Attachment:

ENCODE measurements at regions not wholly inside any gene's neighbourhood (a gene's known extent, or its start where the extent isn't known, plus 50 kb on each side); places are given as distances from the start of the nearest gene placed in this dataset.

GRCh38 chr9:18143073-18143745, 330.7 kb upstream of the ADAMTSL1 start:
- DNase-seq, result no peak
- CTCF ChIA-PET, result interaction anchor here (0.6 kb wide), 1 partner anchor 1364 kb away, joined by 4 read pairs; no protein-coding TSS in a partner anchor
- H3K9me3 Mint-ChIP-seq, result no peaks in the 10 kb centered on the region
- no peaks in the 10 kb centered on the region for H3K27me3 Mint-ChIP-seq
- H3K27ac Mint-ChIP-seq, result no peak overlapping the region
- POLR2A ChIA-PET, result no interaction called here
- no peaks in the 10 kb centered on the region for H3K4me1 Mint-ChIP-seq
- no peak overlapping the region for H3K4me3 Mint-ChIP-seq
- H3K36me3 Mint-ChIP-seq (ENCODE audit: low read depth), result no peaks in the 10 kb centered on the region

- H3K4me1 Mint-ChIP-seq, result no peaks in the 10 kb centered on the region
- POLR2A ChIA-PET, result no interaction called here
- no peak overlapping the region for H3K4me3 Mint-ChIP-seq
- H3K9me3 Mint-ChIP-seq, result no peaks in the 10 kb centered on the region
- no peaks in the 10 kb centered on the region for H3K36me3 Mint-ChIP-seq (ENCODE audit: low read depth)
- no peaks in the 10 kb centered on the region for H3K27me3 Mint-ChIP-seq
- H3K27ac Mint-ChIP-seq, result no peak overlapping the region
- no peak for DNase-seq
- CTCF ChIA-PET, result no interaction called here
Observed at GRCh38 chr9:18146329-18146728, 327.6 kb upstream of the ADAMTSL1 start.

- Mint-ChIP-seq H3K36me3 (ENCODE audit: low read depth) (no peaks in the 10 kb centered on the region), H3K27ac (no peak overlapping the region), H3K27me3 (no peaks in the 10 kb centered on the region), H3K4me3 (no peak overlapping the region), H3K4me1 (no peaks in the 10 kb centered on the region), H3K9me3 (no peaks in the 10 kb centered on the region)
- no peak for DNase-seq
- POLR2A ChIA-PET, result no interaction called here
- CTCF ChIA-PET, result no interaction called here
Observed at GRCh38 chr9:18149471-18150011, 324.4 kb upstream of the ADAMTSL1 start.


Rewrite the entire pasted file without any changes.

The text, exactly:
ENCODE measurements at regions not wholly inside any gene's neighbourhood (a gene's known extent, or its start where the extent isn't known, plus 50 kb on each side); places are given as distances from the start of the nearest gene placed in this dataset.

GRCh38 chr9:18143073-18143745, 330.7 kb upstream of the ADAMTSL1 start:
- DNase-seq, result no peak
- CTCF ChIA-PET, result interaction anchor here (0.6 kb wide), 1 partner anchor 1364 kb away, joined by 4 read pairs; no protein-coding TSS in a partner anchor
- H3K9me3 Mint-ChIP-seq, result no peaks in the 10 kb centered on the region
- no peaks in the 10 kb centered on the region for H3K27me3 Mint-ChIP-seq
- H3K27ac Mint-ChIP-seq, result no peak overlapping the region
- POLR2A ChIA-PET, result no interaction called here
- no peaks in the 10 kb centered on the region for H3K4me1 Mint-ChIP-seq
- no peak overlapping the region for H3K4me3 Mint-ChIP-seq
- H3K36me3 Mint-ChIP-seq (ENCODE audit: low read depth), result no peaks in the 10 kb centered on the region

- H3K4me1 Mint-ChIP-seq, result no peaks in the 10 kb centered on the region
- POLR2A ChIA-PET, result no interaction called here
- no peak overlapping the region for H3K4me3 Mint-ChIP-seq
- H3K9me3 Mint-ChIP-seq, result no peaks in the 10 kb centered on the region
- no peaks in the 10 kb centered on the region for H3K36me3 Mint-ChIP-seq (ENCODE audit: low read depth)
- no peaks in the 10 kb centered on the region for H3K27me3 Mint-ChIP-seq
- H3K27ac Mint-ChIP-seq, result no peak overlapping the region
- no peak for DNase-seq
- CTCF ChIA-PET, result no interaction called here
Observed at GRCh38 chr9:18146329-18146728, 327.6 kb upstream of the ADAMTSL1 start.

- Mint-ChIP-seq H3K36me3 (ENCODE audit: low read depth) (no peaks in the 10 kb centered on the region), H3K27ac (no peak overlapping the region), H3K27me3 (no peaks in the 10 kb centered on the region), H3K4me3 (no peak overlapping the region), H3K4me1 (no peaks in the 10 kb centered on the region), H3K9me3 (no peaks in the 10 kb centered on the region)
- no peak for DNase-seq
- POLR2A ChIA-PET, result no interaction called here
- CTCF ChIA-PET, result no interaction called here
Observed at GRCh38 chr9:18149471-18150011, 324.4 kb upstream of the ADAMTSL1 start.